Friday, October 18, 2019
The hardwood industry in the U.S. has been shrinking for decades. But in the wake of the Great Recession, China has been a bright spot. That is, until the trade war. Since Chinese counter-tariffs took effect last September, industry leaders estimate a decrease of more than 40% in exports to China, and a $615 million drop in the total value of lumber exports. In May, the Trump administration granted U.S. farmers " including soybeans " a $16 billion relief package intended to help make up for losses related to the trade war. But the hardwood industry has received no such support. "Unlike the other main row crops," French says, "we have gotten absolutely no support other than comments of, you know, 'take one for the team' or, 'we can't help you " it's too complicated,' 'you're not really an agricultural product.' "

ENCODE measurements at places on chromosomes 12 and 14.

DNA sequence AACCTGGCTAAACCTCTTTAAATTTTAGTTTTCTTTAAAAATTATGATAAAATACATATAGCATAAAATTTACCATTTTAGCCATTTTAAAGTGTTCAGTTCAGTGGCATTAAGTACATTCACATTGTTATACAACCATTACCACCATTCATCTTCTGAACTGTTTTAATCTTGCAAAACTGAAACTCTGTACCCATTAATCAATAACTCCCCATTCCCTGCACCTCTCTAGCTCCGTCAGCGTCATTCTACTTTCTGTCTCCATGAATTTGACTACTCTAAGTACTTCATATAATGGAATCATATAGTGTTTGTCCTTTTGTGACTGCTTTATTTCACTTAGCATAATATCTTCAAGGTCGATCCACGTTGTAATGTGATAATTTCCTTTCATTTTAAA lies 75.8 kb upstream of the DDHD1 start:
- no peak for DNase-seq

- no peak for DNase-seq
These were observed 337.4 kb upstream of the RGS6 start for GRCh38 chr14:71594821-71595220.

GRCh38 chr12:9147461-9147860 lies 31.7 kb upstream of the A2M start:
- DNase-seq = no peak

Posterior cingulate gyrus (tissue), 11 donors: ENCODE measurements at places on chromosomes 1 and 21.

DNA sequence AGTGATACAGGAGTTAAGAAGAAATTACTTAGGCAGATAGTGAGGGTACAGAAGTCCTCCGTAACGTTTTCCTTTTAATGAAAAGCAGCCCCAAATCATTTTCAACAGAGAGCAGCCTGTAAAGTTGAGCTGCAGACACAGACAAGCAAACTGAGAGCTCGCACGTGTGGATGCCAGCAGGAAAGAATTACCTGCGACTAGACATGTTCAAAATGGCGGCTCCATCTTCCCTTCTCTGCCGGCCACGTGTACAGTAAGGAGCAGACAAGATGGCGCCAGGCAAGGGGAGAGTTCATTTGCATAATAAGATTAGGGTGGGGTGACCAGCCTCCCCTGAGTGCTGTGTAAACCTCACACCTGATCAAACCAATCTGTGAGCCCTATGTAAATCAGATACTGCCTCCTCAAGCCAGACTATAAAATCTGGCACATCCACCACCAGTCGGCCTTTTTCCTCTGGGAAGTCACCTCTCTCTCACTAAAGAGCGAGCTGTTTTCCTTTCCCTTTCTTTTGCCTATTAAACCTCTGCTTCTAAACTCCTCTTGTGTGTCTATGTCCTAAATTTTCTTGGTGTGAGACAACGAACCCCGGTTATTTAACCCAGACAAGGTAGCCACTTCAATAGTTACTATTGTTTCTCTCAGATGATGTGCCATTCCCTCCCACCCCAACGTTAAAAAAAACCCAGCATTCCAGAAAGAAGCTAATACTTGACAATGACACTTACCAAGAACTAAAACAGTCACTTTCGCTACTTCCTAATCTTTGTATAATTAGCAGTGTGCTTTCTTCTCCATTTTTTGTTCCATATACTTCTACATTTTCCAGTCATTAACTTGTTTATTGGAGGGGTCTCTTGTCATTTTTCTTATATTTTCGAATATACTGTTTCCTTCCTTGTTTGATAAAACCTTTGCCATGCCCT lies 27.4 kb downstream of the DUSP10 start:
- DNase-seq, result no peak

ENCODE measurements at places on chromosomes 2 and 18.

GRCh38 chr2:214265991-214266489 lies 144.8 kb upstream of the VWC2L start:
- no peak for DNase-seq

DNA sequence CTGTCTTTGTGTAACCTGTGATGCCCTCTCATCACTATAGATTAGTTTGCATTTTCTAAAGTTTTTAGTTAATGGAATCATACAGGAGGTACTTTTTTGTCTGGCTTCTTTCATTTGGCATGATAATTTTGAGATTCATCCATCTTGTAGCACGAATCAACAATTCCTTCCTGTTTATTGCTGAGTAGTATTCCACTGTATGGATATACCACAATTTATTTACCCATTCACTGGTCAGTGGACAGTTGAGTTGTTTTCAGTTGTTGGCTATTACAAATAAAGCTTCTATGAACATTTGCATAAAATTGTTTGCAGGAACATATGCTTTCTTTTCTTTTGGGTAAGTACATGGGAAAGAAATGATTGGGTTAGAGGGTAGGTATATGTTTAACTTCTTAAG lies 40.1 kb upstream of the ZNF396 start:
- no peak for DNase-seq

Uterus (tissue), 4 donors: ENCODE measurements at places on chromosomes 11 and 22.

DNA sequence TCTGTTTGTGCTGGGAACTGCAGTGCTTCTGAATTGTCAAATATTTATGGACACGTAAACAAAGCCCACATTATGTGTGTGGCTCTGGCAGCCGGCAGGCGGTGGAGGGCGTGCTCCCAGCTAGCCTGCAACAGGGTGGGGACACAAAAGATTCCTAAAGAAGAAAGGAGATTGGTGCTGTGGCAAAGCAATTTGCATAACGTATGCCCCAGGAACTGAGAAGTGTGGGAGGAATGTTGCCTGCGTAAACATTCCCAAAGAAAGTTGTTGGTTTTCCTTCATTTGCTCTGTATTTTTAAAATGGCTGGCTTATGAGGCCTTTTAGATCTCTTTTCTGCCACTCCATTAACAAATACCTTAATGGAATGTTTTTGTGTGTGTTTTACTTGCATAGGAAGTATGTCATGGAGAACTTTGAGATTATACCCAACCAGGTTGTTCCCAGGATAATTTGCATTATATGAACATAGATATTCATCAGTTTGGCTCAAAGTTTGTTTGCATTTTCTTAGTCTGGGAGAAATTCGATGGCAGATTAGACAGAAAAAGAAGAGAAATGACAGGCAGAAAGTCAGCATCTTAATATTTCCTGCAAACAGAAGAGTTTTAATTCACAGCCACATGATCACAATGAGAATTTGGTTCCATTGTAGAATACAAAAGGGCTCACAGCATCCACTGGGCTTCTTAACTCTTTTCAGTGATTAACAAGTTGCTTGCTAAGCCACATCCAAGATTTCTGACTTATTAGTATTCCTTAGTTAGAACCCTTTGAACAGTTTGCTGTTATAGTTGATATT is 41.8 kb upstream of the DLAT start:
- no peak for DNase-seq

The trade war has had a particularly "devastating" impact on sawmills in Pennsylvania, West Virginia, Tennessee and Kentucky, Hourdequin says, with mills cutting hours, and some closing their doors.
"And the irony, I mean, as with agricultural commodities, is the hardwood industry in general comes from red states and a lot of the hardwood sawmillers were supporters of Trump, and in some cases willing to take a bloody nose for what some believed was the greater good of getting China to play fair in other industries," he says. "I think that what the industry didn't realize was how long this trade war would go on for."
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